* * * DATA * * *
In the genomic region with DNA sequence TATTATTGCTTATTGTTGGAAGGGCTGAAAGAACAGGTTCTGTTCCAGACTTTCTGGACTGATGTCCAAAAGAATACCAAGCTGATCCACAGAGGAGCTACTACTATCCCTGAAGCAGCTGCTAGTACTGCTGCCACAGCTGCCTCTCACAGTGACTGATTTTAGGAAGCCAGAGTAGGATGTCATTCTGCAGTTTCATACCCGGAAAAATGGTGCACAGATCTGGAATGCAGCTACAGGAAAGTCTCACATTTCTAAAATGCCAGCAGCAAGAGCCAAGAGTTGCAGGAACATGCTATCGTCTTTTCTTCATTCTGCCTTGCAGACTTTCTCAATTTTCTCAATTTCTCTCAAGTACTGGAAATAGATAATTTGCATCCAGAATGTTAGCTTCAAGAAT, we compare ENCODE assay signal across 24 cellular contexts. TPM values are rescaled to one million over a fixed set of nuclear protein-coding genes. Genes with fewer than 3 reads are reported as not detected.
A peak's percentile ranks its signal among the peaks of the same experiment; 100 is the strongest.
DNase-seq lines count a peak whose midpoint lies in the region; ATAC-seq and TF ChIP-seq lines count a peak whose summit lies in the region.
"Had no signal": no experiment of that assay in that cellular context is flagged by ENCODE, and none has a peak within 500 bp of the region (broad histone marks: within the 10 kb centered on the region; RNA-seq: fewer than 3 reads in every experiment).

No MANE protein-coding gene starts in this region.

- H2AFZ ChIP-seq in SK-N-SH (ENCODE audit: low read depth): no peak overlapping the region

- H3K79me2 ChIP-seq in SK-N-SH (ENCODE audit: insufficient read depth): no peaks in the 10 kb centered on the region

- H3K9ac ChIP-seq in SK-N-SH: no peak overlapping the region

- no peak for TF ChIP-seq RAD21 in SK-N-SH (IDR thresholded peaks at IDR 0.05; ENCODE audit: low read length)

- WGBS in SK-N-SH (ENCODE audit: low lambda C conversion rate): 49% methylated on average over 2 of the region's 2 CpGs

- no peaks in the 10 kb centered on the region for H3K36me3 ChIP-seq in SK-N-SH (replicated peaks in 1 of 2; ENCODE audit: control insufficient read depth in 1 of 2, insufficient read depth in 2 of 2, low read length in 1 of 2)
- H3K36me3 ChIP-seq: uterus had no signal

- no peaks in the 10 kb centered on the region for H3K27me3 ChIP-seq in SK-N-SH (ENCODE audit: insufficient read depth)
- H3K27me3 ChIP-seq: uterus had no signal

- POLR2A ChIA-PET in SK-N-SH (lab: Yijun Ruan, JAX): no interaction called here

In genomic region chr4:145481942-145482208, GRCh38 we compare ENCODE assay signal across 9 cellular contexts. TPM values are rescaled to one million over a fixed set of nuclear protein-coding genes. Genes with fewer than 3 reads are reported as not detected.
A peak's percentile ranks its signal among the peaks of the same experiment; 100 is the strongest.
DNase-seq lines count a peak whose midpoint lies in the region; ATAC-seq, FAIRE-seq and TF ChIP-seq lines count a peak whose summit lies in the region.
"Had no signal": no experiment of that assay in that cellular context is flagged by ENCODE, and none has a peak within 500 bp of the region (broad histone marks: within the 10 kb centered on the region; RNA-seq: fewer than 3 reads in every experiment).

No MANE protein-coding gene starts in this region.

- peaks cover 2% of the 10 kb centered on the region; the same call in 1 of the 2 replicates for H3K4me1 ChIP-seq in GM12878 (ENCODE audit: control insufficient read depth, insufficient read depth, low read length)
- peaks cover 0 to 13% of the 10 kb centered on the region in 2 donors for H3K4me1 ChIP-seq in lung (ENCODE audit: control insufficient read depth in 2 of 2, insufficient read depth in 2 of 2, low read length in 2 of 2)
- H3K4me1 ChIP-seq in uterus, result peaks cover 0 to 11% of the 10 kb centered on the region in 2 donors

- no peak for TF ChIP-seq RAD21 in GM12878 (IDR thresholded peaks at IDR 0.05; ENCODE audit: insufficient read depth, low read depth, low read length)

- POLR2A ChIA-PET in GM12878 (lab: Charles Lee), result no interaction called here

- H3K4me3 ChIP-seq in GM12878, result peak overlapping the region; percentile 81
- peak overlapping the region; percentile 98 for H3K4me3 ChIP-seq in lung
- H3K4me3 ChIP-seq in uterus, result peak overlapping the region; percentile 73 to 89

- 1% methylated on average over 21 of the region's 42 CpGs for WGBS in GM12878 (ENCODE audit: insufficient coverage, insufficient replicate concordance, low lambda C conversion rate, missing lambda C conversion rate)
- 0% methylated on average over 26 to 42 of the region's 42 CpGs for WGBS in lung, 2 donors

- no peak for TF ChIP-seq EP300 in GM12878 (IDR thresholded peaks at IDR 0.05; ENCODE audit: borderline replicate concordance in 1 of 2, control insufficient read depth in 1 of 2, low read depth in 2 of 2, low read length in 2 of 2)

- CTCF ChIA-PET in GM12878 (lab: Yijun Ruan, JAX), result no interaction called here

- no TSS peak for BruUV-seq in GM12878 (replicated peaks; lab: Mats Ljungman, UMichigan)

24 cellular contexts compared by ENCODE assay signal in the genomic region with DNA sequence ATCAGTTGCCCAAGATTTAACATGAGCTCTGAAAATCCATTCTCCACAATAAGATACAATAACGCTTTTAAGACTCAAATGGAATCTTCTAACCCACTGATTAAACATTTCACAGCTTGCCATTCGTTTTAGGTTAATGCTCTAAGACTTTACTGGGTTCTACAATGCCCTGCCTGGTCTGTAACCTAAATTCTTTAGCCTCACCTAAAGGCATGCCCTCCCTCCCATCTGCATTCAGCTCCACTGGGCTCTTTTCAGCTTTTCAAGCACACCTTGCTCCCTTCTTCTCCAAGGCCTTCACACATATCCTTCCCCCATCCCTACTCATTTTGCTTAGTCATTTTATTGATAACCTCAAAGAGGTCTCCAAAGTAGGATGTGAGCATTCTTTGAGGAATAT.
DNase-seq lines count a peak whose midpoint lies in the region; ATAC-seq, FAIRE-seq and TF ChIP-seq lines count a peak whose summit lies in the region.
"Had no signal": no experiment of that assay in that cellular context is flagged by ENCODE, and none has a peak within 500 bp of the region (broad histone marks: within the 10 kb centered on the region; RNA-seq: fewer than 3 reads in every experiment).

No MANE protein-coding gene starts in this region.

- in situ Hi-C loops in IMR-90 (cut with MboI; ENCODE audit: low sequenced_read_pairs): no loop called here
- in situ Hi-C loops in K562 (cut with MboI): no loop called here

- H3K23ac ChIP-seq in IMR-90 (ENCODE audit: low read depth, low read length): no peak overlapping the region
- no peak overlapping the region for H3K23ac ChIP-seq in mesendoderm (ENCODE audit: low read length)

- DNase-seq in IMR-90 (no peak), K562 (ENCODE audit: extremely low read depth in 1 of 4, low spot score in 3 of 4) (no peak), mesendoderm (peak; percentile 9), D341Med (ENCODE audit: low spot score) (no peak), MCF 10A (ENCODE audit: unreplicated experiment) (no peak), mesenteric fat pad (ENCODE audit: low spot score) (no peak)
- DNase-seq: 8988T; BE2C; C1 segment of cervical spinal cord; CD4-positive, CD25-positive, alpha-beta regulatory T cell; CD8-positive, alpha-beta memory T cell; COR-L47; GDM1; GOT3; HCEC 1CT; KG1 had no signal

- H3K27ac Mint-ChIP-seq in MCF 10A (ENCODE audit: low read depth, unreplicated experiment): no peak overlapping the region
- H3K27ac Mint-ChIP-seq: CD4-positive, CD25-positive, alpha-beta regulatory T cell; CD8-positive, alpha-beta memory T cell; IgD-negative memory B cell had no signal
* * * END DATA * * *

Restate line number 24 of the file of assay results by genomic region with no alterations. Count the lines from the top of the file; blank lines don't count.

- no peak for TF ChIP-seq RAD21 in GM12878 (IDR thresholded peaks at IDR 0.05; ENCODE audit: insufficient read depth, low read depth, low read length)